MacIntyre seeks to find an alternative to Nietzsche's philosophy and eventually concludes that only classic Aristotelian thought can hope to save Western humanity. While Nietzsche seems to include the Aristotelian ethics and politics in his attack on the "degenerate disguises of the will to power,"[7] MacIntyre claims that this cannot be done due to important differences between the structure and assumptions of Aristotelian and post-Enlightenment philosophy. These include:

MacIntyre opposes Nietzsche's return to the aristocratic ethics of Homeric Greece with the teleological approach to ethics pioneered by Aristotle. Nietzsche's critique of Enlightenment moral theory does not work against a teleological ethics. For MacIntyre, "Nietzsche replaces the fictions of the Enlightenment individualism, of which he is so contemptuous, with a set of individualist fictions of his own."[8] Nietzsche's Übermensch, his solution to the lies of the Enlightenment, exposes the failure of the Enlightenment's epistemological project and of its search for a subjective yet universal morality. Nietzsche neglects the role of society in the formation and understanding of tradition and morality, and "Nietzsche's great man cannot enter into relationships mediated by appeal to shared standards or virtues or goods; he is his own only moral authority and his relationships to others have to be exercises of that authority... it will be to condemn oneself to that moral solipsism which constitutes Nietzschean greatness."[9]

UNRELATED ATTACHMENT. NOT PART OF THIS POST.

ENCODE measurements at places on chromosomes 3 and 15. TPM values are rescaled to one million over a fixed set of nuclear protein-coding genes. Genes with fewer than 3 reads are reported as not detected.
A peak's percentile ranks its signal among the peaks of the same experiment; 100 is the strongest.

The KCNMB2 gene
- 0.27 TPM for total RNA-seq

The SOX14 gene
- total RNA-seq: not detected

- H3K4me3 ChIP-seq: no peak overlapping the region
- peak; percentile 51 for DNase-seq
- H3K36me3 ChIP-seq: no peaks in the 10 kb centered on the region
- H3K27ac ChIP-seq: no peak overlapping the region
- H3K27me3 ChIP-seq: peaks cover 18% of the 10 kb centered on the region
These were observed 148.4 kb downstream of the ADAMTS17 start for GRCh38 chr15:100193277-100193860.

After Virtue ends by posing the question 'Nietzsche or Aristotle?', although MacIntyre acknowledges that the book does not give sufficient grounds for a definitive answer that it is Aristotle, not Nietzsche, who points to the best solution for the problems that the book has diagnosed. Those grounds are set out in MacIntyre's subsequent works, in which he elaborates a sophisticated revision of the philosophical tradition of Aristotelianism.

In the end, however, MacIntyre tells us that we are waiting not for Godot but for Benedict of Nursia. MacIntyre criticizes individualist political philosophy, such as John Rawls' A Theory of Justice and Robert Nozick's Anarchy, State, and Utopia. To MacIntyre, morals and virtues can only be comprehended through their relation to the community which they come from. Whereas Rawls tells us to conceive of justice through abstracting ourselves from who we are (through the veil of ignorance, for example) MacIntyre disagrees. Running throughout After Virtue is the belief that in order to comprehend who we are, we must understand where we come from.